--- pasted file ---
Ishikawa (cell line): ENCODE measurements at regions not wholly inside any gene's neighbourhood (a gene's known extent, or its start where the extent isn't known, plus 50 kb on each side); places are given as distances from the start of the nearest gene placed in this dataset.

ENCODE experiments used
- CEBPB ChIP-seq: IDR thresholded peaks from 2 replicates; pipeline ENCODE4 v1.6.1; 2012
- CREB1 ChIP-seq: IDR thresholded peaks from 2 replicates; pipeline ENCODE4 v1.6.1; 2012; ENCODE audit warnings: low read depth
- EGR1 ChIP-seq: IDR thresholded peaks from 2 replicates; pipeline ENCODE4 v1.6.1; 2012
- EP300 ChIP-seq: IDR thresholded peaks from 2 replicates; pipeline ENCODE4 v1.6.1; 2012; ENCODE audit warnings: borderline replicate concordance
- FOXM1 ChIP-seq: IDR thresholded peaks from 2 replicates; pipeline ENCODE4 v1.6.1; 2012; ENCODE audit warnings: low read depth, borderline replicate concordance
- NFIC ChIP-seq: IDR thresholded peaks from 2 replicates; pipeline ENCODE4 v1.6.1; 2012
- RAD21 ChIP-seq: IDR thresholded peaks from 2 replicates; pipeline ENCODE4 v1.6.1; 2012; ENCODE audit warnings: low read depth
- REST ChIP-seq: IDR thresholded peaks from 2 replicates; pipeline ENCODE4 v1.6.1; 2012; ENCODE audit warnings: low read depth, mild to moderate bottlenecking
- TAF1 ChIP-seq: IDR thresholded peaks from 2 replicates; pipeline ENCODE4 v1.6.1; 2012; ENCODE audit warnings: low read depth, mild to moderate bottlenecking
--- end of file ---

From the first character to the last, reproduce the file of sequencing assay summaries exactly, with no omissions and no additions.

Ishikawa (cell line): ENCODE measurements at regions not wholly inside any gene's neighbourhood (a gene's known extent, or its start where the extent isn't known, plus 50 kb on each side); places are given as distances from the start of the nearest gene placed in this dataset.

ENCODE experiments used
- CEBPB ChIP-seq: IDR thresholded peaks from 2 replicates; pipeline ENCODE4 v1.6.1; 2012
- CREB1 ChIP-seq: IDR thresholded peaks from 2 replicates; pipeline ENCODE4 v1.6.1; 2012; ENCODE audit warnings: low read depth
- EGR1 ChIP-seq: IDR thresholded peaks from 2 replicates; pipeline ENCODE4 v1.6.1; 2012
- EP300 ChIP-seq: IDR thresholded peaks from 2 replicates; pipeline ENCODE4 v1.6.1; 2012; ENCODE audit warnings: borderline replicate concordance
- FOXM1 ChIP-seq: IDR thresholded peaks from 2 replicates; pipeline ENCODE4 v1.6.1; 2012; ENCODE audit warnings: low read depth, borderline replicate concordance
- NFIC ChIP-seq: IDR thresholded peaks from 2 replicates; pipeline ENCODE4 v1.6.1; 2012
- RAD21 ChIP-seq: IDR thresholded peaks from 2 replicates; pipeline ENCODE4 v1.6.1; 2012; ENCODE audit warnings: low read depth
- REST ChIP-seq: IDR thresholded peaks from 2 replicates; pipeline ENCODE4 v1.6.1; 2012; ENCODE audit warnings: low read depth, mild to moderate bottlenecking
- TAF1 ChIP-seq: IDR thresholded peaks from 2 replicates; pipeline ENCODE4 v1.6.1; 2012; ENCODE audit warnings: low read depth, mild to moderate bottlenecking